It’s Oz versus Kansas on the inside of the Beetle, too; there’s body-coloured trim across the interior to make things feel fresh and funky, and fashionable fabric on the seats.
Comfort is a little harder to attain than in a Golf, though, because there’s not much adjustment in the steering wheel. That roly-poly cornering isn’t helped by the unsupportive seats, either.
Rear visibility is decent, given the unique shape of the Beetle’s roof, but thick windscreen pillars make it difficult to see clearly when pulling out of a junction. Standard parking sensors come in handy, given the blindspots these pillars create and the car’s difficult-to-judge shape.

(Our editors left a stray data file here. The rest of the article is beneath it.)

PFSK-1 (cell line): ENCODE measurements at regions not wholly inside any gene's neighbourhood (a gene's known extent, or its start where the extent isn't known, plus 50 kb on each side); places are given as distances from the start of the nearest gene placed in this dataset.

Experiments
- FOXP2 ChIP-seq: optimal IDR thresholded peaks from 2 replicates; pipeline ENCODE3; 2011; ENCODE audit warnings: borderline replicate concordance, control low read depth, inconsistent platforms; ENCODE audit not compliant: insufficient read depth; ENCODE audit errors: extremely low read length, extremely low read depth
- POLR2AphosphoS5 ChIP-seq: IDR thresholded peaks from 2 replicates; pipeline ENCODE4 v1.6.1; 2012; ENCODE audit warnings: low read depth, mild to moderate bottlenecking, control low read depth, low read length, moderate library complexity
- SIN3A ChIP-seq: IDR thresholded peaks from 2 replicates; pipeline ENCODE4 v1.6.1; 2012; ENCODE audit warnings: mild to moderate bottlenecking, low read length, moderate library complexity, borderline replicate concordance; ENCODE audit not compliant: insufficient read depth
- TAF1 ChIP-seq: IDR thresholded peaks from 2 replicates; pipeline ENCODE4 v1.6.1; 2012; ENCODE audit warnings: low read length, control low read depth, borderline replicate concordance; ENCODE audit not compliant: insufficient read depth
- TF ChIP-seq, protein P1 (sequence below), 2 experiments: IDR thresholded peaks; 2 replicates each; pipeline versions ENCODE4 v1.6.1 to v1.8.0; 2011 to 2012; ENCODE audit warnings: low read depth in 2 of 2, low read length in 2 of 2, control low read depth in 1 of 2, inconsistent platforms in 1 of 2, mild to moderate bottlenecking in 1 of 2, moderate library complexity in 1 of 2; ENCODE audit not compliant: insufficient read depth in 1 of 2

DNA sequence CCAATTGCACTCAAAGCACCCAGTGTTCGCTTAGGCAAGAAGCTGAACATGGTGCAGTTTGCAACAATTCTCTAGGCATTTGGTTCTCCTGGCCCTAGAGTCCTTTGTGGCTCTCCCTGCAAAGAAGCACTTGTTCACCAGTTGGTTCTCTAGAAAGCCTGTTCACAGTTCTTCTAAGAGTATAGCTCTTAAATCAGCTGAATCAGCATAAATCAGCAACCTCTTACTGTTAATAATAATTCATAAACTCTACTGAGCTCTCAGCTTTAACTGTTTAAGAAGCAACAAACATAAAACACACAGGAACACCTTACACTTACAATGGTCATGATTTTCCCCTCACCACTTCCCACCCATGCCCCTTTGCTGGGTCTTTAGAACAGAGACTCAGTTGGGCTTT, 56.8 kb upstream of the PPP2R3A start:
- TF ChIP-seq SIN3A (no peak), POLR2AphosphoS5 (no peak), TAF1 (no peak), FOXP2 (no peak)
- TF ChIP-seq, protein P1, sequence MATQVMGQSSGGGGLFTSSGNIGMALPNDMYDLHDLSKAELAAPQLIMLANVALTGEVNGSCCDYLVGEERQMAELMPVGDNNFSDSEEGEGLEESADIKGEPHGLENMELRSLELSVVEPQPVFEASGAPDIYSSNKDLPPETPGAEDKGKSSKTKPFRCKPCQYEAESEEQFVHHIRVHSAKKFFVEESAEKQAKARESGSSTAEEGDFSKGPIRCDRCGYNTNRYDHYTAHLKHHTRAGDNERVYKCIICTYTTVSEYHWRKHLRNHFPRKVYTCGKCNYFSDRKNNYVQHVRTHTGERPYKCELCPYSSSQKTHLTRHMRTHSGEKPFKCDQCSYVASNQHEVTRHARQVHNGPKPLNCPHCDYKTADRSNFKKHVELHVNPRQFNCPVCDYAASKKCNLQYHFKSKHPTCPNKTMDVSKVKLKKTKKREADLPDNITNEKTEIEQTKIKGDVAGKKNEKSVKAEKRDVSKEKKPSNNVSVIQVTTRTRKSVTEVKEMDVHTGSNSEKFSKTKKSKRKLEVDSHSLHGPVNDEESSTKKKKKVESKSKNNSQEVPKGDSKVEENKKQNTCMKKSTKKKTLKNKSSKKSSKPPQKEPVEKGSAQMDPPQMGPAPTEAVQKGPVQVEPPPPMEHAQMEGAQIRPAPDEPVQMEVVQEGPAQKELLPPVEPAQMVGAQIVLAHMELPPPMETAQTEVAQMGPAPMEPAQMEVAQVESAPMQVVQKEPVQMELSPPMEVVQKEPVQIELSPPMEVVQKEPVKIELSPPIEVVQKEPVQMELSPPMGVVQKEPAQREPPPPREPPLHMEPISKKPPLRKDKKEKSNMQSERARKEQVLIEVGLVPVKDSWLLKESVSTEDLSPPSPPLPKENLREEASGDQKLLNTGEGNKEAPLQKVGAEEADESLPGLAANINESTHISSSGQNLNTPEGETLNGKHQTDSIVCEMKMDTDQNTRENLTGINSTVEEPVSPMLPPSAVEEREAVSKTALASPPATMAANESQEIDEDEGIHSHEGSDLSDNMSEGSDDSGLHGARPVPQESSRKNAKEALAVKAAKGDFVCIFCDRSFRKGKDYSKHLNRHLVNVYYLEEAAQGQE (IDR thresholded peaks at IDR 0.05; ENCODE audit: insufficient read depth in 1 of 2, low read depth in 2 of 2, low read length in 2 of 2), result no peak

In terms of quality, behind the flamboyance there are hard, cheap plastics across the majority of the dashboard. The 6.5in infotainment screen does little to give the illusion of plushness – it’s a visibly old system with rather low resolution.
It’s the overarching feeling of having seen better days that’s the most off-putting, though. So much of the interior looks dated and the car feels like a well-kept used car rather than one bought new now.